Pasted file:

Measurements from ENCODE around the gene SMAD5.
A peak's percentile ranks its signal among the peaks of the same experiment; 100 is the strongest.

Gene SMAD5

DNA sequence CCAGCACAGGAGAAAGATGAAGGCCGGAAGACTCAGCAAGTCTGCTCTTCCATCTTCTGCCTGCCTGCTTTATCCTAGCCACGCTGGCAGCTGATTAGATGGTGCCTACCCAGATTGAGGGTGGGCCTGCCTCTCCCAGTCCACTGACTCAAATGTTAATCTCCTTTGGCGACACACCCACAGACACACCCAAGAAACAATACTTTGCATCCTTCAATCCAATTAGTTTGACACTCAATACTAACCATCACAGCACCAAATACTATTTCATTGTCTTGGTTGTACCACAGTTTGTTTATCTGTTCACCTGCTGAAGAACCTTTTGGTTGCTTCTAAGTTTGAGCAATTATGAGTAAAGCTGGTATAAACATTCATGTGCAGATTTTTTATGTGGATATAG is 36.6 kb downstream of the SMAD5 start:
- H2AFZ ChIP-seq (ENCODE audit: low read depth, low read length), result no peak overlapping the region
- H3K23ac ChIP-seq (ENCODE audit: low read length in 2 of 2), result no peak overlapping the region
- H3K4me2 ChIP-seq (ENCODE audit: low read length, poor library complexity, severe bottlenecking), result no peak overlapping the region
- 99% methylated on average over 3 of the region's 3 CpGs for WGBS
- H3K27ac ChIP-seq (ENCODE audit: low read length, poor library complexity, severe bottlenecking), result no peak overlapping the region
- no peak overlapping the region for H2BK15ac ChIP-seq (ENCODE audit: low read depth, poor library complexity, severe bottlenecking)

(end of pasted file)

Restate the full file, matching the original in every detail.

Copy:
Measurements from ENCODE around the gene SMAD5.
A peak's percentile ranks its signal among the peaks of the same experiment; 100 is the strongest.

Gene SMAD5

DNA sequence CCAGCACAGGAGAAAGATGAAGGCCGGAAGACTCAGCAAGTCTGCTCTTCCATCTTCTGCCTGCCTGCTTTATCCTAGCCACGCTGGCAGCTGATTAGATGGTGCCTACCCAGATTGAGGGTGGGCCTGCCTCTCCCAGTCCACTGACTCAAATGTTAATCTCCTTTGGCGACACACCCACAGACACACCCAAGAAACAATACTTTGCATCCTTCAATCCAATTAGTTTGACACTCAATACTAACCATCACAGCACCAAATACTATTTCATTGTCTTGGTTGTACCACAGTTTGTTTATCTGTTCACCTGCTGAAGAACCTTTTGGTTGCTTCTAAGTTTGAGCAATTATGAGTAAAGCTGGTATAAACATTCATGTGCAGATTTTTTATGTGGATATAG is 36.6 kb downstream of the SMAD5 start:
- H2AFZ ChIP-seq (ENCODE audit: low read depth, low read length), result no peak overlapping the region
- H3K23ac ChIP-seq (ENCODE audit: low read length in 2 of 2), result no peak overlapping the region
- H3K4me2 ChIP-seq (ENCODE audit: low read length, poor library complexity, severe bottlenecking), result no peak overlapping the region
- 99% methylated on average over 3 of the region's 3 CpGs for WGBS
- H3K27ac ChIP-seq (ENCODE audit: low read length, poor library complexity, severe bottlenecking), result no peak overlapping the region
- no peak overlapping the region for H2BK15ac ChIP-seq (ENCODE audit: low read depth, poor library complexity, severe bottlenecking)